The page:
luaV_finishsetis called instead at line 16.
When we delete an element using
t[k] = nil,
k is obviously in
t, so it will execute to line 9, assigning a value directly to
slot. Notice that
slot is actually the return value of
luaH_get, which will be equal to the value of
k. So when
t[k] = nil is executed, it will only assign the value of
nil, and will not change the key. This also gives the
next function an opportunity to do so.
Let’s go back to
luaH_next . It does this in
to determine if the current position is equal to
key. If our key is not a GCObject, such as a number or a boolean, it can be accessed even if it is deleted, and
luaV_rawequalobj always gives the correct result; even if the key is a GCObject, it can be compared properly as long as it is not GC’d. However, if the position of the key is occupied by an element inserted later, the lookup will fail. This is why it is possible to get an error like “invalid key to ’next’” when traversing both deleted and new elements.
When using the
for ... pairs loop, you don’t have to worry about the key being GC’d, because the iterator always holds a reference to the current key. So in a
for ... pairs loop, you can safely perform the delete operation.
Lua’s GC mechanism
(ttisdeadkey(gkey(n)) && iscollectable(key) && deadvalue(gkey(n)) == gcvalue(key)) is used to handle the case when the key is GC’d. If the current location is a deadkey, and
key is a GCObject, compare
deadvalue(gkey(n)) == gcvalue(key) , i.e. compare the address of the key at the current location (i.e.
gkey(n) ) and the incoming
key to see if they are equal. So what is deadkey? This brings us to Lua’s GC mechanism.
Lua GC works by stringing all the GCObjects into a chain; then periodically scanning and marking all the objects in the VM, and the ones that are not marked are the ones that need to be recycled. Let’s look at the function that scans the table:
To be precise, this is a function that scans non-weak tables. This function is relatively straightforward, and it does the following:
- Lines 6 to 7 scan the array fields, all marked;
- Lines 8 to 17 scan the hash field, where:
- lines 10 to 11 check if the value of the current position is
nil, and if so, call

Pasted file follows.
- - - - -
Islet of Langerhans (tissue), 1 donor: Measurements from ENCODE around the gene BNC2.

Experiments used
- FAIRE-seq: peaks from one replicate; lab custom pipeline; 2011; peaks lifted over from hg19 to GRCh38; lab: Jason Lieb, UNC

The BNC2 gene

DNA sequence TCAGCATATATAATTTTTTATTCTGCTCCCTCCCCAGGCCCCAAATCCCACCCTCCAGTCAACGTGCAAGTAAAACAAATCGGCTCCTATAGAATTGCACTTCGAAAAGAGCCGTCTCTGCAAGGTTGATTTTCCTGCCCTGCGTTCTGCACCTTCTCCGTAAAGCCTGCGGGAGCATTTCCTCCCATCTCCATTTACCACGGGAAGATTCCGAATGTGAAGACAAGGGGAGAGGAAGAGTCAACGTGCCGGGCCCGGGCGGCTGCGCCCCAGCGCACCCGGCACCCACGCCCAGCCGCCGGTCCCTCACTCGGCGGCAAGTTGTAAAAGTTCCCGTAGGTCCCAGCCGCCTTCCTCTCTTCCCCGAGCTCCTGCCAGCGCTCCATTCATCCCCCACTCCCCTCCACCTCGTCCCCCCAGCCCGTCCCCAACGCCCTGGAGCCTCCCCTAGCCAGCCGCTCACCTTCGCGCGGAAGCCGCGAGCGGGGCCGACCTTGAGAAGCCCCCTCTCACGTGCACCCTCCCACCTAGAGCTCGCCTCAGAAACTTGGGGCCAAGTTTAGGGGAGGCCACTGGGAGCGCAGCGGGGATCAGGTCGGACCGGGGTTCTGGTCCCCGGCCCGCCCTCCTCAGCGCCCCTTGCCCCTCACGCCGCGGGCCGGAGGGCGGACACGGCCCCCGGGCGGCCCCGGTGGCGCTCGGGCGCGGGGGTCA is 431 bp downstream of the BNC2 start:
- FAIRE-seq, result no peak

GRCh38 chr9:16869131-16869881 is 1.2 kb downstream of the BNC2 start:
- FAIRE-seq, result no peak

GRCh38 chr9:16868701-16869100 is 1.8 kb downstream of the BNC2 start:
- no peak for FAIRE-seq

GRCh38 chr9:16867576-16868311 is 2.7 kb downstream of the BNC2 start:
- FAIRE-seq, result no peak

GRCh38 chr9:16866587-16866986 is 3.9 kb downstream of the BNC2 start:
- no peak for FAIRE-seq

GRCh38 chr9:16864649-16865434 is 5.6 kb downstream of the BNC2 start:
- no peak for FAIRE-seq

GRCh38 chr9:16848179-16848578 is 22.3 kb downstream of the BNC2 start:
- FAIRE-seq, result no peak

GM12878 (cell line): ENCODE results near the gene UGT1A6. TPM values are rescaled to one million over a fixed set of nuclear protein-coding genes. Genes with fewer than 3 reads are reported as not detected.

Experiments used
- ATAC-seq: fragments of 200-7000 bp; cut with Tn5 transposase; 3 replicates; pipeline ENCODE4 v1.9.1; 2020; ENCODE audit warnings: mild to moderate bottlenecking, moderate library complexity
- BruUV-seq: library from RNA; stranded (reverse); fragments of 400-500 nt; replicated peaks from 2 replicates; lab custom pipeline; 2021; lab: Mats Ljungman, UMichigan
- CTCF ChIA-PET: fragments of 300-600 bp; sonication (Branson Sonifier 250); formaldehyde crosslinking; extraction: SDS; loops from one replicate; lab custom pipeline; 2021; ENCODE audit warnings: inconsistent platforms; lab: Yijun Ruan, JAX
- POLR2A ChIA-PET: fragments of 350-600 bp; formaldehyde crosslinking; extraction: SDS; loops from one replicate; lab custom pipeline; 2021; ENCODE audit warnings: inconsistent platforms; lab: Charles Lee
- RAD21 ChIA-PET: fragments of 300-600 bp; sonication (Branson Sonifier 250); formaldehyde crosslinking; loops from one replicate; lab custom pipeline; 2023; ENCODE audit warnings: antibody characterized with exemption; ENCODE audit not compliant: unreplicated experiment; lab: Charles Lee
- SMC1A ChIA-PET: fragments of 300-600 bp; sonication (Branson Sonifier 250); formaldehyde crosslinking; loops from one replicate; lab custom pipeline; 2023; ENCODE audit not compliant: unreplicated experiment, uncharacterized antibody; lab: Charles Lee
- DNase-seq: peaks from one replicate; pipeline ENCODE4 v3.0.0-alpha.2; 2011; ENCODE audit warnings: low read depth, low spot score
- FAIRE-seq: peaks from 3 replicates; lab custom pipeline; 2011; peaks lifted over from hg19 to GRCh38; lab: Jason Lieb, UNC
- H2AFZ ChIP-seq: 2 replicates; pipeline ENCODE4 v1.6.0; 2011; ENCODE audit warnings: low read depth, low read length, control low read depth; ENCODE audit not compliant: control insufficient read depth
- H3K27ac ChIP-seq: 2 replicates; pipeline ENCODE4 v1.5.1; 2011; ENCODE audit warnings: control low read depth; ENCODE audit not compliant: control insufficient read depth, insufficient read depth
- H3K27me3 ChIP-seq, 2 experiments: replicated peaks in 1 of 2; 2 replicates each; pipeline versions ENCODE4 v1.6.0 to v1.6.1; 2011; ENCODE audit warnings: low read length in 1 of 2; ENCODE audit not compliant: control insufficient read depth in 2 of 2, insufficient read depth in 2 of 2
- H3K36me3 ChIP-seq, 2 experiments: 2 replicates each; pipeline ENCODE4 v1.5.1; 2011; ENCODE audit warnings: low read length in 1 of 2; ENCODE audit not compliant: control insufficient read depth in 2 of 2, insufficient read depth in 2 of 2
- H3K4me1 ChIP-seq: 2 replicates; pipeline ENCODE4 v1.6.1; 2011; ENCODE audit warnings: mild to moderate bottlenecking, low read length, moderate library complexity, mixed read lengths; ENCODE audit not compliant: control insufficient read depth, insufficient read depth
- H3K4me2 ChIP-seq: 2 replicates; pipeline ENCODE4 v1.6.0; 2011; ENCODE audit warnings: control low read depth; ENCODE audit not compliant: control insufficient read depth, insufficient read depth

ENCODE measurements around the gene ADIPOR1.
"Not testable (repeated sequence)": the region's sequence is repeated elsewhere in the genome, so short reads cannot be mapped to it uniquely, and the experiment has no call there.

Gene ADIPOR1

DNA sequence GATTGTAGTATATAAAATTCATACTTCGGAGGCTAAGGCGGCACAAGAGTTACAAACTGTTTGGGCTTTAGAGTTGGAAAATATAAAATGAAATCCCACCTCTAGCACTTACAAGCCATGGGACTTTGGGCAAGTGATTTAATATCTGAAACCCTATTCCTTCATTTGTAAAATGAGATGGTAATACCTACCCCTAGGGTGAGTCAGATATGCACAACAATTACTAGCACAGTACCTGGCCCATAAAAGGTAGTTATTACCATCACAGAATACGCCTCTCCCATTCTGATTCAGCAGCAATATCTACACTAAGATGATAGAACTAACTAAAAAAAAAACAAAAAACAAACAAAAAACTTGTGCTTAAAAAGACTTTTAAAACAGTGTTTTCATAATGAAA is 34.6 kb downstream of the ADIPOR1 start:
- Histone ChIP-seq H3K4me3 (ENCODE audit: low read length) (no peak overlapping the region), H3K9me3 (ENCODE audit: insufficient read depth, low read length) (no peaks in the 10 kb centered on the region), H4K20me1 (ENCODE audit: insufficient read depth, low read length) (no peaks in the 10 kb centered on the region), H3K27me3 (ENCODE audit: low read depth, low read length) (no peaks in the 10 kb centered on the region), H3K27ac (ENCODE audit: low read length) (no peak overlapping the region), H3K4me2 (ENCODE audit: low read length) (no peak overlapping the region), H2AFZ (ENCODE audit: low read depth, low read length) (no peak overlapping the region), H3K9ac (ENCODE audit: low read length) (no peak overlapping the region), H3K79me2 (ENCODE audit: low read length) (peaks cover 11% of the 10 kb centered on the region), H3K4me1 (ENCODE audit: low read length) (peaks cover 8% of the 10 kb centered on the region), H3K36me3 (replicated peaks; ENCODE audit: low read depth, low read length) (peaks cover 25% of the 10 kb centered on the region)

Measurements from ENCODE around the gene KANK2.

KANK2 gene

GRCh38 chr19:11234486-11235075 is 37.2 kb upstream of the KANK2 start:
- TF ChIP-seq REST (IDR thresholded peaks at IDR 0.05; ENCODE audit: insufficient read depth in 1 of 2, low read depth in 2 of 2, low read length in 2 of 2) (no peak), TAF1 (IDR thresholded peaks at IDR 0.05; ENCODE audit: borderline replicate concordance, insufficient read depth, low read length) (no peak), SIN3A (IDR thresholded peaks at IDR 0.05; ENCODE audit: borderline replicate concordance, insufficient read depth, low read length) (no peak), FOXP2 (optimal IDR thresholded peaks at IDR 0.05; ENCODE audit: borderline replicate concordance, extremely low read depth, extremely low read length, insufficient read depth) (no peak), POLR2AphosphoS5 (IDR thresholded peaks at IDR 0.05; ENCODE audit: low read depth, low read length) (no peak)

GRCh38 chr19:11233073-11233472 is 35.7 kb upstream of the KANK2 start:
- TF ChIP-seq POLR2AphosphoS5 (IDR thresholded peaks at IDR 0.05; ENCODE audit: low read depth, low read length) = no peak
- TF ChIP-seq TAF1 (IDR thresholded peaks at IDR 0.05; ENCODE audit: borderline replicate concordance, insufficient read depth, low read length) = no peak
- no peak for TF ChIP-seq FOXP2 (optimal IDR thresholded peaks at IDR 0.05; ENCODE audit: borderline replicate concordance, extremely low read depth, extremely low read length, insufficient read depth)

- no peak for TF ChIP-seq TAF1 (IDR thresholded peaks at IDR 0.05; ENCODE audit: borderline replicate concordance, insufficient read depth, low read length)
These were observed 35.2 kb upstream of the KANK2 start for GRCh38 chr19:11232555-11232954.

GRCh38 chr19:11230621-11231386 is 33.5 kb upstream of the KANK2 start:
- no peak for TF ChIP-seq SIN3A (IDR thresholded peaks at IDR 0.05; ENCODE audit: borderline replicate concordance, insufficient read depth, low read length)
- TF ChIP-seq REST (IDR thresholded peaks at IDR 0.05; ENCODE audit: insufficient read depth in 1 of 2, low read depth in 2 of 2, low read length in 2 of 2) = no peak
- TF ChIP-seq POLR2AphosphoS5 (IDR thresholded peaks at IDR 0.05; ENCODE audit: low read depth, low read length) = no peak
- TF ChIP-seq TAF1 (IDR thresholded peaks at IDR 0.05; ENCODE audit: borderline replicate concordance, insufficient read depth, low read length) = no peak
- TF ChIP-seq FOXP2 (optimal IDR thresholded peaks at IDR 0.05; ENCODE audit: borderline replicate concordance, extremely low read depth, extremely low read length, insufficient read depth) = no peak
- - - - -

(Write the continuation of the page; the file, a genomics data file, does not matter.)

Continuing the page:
- Otherwise lines 13 to 15 mark the key and value of the current location.
- lines 10 to 11 check if the value of the current position is
Objects that are not marked are reclaimed, so if the value of an element is
nil, it will be reclaimed in this GC. But before it is reclaimed,
removeentry is also called, and what does it do?
It will mark the key of the element as dead. Note that this marker actually sets the object’s type
tt_ field to
LUA_TDEADKEY . This way when calling
luaV_rawequalobj to compare a deadkey with a regular object it always returns false. This way when
deadvalue(gkey(n)) == gcvalue(key) is executed, the key of element
n must have been GC’d.
For table, function, thread, userdata, two objects are equal if and only if their addresses are equal. When an object is GC’d, it doesn’t have any references, so it can’t be passed into
This is not the case with strings, where the equality of two strings depends on the content of the string, not on its address. So when a string is GC’d, we can still construct a string that is equal to it, but with a different address. Passing the newly constructed string into
next, will cause an error. In the previous example, the reason for using
'a'...' b'' is because we want him to construct a different object. Just change any of the ''a'...' b' anywhere in it, then the string
ab' will be in the constant table, so it won’t be GC’d; Lua has a short string reuse mechanism, so
'a'...' b' and
'ab' are actually the same object, so this error will not occur.
I was surprised when I first discovered that
next could pass in a key that had just been deleted, because a deleted key should be something like a wild pointer and should not be used anymore. But after a closer look, everything is fine. This made me feel the subtlety of Lua design once again. This little problem involves the Lua table implementation, the GC mechanism, the constant table mechanism, and short string reuse. It is rather boring to gnaw on Lua source code, so we can explore Lua implementation from some interesting phenomena.